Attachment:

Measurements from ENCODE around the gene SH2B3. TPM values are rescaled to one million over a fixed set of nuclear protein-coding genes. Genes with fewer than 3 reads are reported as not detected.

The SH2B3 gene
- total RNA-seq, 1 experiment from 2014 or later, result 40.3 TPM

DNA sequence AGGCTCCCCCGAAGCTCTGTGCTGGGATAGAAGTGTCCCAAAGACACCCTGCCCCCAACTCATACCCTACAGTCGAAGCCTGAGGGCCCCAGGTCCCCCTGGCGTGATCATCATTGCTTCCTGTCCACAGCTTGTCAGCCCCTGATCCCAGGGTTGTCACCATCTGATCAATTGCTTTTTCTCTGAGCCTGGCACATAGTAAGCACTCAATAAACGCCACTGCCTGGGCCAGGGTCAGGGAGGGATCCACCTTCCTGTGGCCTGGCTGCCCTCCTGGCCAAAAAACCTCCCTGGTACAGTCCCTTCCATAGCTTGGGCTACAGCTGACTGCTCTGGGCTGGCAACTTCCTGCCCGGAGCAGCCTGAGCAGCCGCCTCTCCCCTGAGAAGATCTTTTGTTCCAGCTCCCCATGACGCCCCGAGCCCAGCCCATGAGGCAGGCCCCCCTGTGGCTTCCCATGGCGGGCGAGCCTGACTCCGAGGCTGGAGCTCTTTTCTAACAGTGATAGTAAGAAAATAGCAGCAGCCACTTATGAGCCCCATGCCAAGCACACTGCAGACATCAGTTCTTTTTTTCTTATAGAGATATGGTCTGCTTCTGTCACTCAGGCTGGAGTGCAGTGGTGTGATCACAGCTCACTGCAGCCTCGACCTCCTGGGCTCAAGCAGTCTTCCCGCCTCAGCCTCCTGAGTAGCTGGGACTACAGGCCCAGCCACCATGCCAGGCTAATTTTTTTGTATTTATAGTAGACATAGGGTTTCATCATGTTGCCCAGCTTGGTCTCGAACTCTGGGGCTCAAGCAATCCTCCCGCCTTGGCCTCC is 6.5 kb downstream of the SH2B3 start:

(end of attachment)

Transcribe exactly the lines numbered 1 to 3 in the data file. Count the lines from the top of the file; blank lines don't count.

Measurements from ENCODE around the gene SH2B3. TPM values are rescaled to one million over a fixed set of nuclear protein-coding genes. Genes with fewer than 3 reads are reported as not detected.

The SH2B3 gene
- total RNA-seq, 1 experiment from 2014 or later, result 40.3 TPM